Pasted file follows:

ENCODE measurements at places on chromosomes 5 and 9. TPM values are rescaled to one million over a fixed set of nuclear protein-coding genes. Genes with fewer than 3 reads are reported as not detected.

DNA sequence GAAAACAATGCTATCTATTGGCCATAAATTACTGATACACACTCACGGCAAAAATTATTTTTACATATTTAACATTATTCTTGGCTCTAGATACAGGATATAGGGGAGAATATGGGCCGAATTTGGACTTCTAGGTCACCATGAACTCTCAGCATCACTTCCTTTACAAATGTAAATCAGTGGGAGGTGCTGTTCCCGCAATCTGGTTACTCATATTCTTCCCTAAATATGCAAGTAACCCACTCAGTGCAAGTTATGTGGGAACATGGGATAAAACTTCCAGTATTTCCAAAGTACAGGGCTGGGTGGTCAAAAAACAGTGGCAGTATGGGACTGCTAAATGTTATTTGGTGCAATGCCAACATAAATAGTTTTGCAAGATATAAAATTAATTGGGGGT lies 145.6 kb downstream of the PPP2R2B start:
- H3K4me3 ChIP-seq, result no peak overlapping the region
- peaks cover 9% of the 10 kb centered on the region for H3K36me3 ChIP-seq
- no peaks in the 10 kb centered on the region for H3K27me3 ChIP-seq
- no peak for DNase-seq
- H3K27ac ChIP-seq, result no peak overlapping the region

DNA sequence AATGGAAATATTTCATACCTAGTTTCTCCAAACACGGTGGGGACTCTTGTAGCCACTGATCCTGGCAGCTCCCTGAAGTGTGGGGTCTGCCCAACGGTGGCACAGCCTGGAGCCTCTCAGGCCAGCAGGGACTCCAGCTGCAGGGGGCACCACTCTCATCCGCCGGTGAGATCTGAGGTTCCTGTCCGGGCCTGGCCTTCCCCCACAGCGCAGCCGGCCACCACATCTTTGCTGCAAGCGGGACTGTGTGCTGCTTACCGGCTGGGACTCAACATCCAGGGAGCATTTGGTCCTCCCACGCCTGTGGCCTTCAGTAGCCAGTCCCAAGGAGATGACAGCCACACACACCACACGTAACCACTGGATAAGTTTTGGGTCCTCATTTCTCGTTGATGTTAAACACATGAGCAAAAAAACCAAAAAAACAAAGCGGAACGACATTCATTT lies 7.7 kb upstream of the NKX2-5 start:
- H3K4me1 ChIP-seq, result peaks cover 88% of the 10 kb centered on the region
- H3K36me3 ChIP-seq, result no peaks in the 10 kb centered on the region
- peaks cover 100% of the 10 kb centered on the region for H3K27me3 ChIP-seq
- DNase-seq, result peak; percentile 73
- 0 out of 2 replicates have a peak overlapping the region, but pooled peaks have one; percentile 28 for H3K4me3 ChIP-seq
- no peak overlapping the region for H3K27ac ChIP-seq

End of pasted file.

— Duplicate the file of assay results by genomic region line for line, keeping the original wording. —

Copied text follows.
ENCODE measurements at places on chromosomes 5 and 9. TPM values are rescaled to one million over a fixed set of nuclear protein-coding genes. Genes with fewer than 3 reads are reported as not detected.

DNA sequence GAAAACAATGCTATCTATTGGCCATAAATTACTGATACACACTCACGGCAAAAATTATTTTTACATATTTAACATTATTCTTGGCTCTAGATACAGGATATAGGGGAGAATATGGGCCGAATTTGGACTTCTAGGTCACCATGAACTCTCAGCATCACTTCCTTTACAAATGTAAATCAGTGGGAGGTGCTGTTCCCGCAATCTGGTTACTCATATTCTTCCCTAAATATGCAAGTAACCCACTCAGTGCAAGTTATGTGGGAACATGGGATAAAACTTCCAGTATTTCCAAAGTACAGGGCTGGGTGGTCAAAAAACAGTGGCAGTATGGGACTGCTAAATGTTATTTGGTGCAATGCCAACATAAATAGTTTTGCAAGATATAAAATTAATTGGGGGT lies 145.6 kb downstream of the PPP2R2B start:
- H3K4me3 ChIP-seq, result no peak overlapping the region
- peaks cover 9% of the 10 kb centered on the region for H3K36me3 ChIP-seq
- no peaks in the 10 kb centered on the region for H3K27me3 ChIP-seq
- no peak for DNase-seq
- H3K27ac ChIP-seq, result no peak overlapping the region

DNA sequence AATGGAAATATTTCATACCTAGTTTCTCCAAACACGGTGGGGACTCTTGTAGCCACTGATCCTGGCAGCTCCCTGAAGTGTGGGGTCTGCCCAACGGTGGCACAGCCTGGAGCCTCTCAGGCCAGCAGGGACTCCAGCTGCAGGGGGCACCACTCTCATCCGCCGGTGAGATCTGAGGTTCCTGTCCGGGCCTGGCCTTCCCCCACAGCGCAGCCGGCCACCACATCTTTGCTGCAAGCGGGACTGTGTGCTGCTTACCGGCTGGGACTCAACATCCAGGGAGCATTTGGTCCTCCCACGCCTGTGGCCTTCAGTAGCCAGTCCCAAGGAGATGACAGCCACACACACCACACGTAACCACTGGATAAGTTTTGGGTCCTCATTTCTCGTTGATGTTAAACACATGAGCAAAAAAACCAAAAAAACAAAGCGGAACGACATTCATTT lies 7.7 kb upstream of the NKX2-5 start:
- H3K4me1 ChIP-seq, result peaks cover 88% of the 10 kb centered on the region
- H3K36me3 ChIP-seq, result no peaks in the 10 kb centered on the region
- peaks cover 100% of the 10 kb centered on the region for H3K27me3 ChIP-seq
- DNase-seq, result peak; percentile 73
- 0 out of 2 replicates have a peak overlapping the region, but pooled peaks have one; percentile 28 for H3K4me3 ChIP-seq
- no peak overlapping the region for H3K27ac ChIP-seq